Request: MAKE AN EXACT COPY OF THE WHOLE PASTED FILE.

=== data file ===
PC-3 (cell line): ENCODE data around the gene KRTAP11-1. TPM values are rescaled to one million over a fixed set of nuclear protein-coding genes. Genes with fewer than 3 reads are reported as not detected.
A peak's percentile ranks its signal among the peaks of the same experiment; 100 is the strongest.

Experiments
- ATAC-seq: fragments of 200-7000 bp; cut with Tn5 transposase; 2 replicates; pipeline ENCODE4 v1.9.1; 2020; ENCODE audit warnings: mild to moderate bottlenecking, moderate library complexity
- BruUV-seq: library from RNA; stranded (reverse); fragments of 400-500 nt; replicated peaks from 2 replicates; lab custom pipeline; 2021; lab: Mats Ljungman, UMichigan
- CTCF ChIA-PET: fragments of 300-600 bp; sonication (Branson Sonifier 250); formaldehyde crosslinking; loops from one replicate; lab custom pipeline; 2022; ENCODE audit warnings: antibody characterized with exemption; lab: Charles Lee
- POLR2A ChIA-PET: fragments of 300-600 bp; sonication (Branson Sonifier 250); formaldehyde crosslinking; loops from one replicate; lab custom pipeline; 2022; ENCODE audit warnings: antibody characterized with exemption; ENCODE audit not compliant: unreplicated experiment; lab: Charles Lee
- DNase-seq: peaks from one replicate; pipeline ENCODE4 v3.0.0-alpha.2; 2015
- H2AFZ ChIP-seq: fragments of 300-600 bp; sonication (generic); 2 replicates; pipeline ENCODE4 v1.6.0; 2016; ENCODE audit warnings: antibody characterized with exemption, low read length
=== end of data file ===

PC-3 (cell line): ENCODE data around the gene KRTAP11-1. TPM values are rescaled to one million over a fixed set of nuclear protein-coding genes. Genes with fewer than 3 reads are reported as not detected.
A peak's percentile ranks its signal among the peaks of the same experiment; 100 is the strongest.

Experiments
- ATAC-seq: fragments of 200-7000 bp; cut with Tn5 transposase; 2 replicates; pipeline ENCODE4 v1.9.1; 2020; ENCODE audit warnings: mild to moderate bottlenecking, moderate library complexity
- BruUV-seq: library from RNA; stranded (reverse); fragments of 400-500 nt; replicated peaks from 2 replicates; lab custom pipeline; 2021; lab: Mats Ljungman, UMichigan
- CTCF ChIA-PET: fragments of 300-600 bp; sonication (Branson Sonifier 250); formaldehyde crosslinking; loops from one replicate; lab custom pipeline; 2022; ENCODE audit warnings: antibody characterized with exemption; lab: Charles Lee
- POLR2A ChIA-PET: fragments of 300-600 bp; sonication (Branson Sonifier 250); formaldehyde crosslinking; loops from one replicate; lab custom pipeline; 2022; ENCODE audit warnings: antibody characterized with exemption; ENCODE audit not compliant: unreplicated experiment; lab: Charles Lee
- DNase-seq: peaks from one replicate; pipeline ENCODE4 v3.0.0-alpha.2; 2015
- H2AFZ ChIP-seq: fragments of 300-600 bp; sonication (generic); 2 replicates; pipeline ENCODE4 v1.6.0; 2016; ENCODE audit warnings: antibody characterized with exemption, low read length